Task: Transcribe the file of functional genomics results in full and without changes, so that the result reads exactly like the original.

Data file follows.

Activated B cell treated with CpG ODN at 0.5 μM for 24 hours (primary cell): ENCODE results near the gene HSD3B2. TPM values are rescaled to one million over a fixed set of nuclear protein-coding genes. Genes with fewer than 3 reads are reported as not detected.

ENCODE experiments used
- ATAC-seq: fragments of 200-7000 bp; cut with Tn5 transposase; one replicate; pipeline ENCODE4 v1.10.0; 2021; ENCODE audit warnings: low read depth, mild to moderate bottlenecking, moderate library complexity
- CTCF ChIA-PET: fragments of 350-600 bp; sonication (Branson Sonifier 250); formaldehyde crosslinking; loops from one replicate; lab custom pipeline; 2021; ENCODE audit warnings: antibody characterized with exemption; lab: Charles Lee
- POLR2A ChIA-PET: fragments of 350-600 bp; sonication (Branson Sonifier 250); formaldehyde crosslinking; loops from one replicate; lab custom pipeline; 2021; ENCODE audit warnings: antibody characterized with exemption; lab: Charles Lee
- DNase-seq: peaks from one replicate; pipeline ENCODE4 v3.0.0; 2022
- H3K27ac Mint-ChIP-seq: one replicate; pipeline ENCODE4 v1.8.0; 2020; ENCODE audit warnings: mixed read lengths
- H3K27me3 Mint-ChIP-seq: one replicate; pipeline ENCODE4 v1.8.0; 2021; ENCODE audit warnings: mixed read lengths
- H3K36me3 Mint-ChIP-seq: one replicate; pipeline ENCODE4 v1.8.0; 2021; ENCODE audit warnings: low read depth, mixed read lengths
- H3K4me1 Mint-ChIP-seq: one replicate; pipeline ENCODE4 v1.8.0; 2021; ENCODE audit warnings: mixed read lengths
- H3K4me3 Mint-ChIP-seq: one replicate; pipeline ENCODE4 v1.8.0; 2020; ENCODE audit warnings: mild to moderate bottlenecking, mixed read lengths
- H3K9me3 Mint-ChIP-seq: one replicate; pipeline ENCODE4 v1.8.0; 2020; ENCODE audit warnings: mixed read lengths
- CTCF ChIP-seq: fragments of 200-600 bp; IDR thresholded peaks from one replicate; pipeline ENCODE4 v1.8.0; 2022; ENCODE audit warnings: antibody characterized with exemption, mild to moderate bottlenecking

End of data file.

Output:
Activated B cell treated with CpG ODN at 0.5 μM for 24 hours (primary cell): ENCODE results near the gene HSD3B2. TPM values are rescaled to one million over a fixed set of nuclear protein-coding genes. Genes with fewer than 3 reads are reported as not detected.

ENCODE experiments used
- ATAC-seq: fragments of 200-7000 bp; cut with Tn5 transposase; one replicate; pipeline ENCODE4 v1.10.0; 2021; ENCODE audit warnings: low read depth, mild to moderate bottlenecking, moderate library complexity
- CTCF ChIA-PET: fragments of 350-600 bp; sonication (Branson Sonifier 250); formaldehyde crosslinking; loops from one replicate; lab custom pipeline; 2021; ENCODE audit warnings: antibody characterized with exemption; lab: Charles Lee
- POLR2A ChIA-PET: fragments of 350-600 bp; sonication (Branson Sonifier 250); formaldehyde crosslinking; loops from one replicate; lab custom pipeline; 2021; ENCODE audit warnings: antibody characterized with exemption; lab: Charles Lee
- DNase-seq: peaks from one replicate; pipeline ENCODE4 v3.0.0; 2022
- H3K27ac Mint-ChIP-seq: one replicate; pipeline ENCODE4 v1.8.0; 2020; ENCODE audit warnings: mixed read lengths
- H3K27me3 Mint-ChIP-seq: one replicate; pipeline ENCODE4 v1.8.0; 2021; ENCODE audit warnings: mixed read lengths
- H3K36me3 Mint-ChIP-seq: one replicate; pipeline ENCODE4 v1.8.0; 2021; ENCODE audit warnings: low read depth, mixed read lengths
- H3K4me1 Mint-ChIP-seq: one replicate; pipeline ENCODE4 v1.8.0; 2021; ENCODE audit warnings: mixed read lengths
- H3K4me3 Mint-ChIP-seq: one replicate; pipeline ENCODE4 v1.8.0; 2020; ENCODE audit warnings: mild to moderate bottlenecking, mixed read lengths
- H3K9me3 Mint-ChIP-seq: one replicate; pipeline ENCODE4 v1.8.0; 2020; ENCODE audit warnings: mixed read lengths
- CTCF ChIP-seq: fragments of 200-600 bp; IDR thresholded peaks from one replicate; pipeline ENCODE4 v1.8.0; 2022; ENCODE audit warnings: antibody characterized with exemption, mild to moderate bottlenecking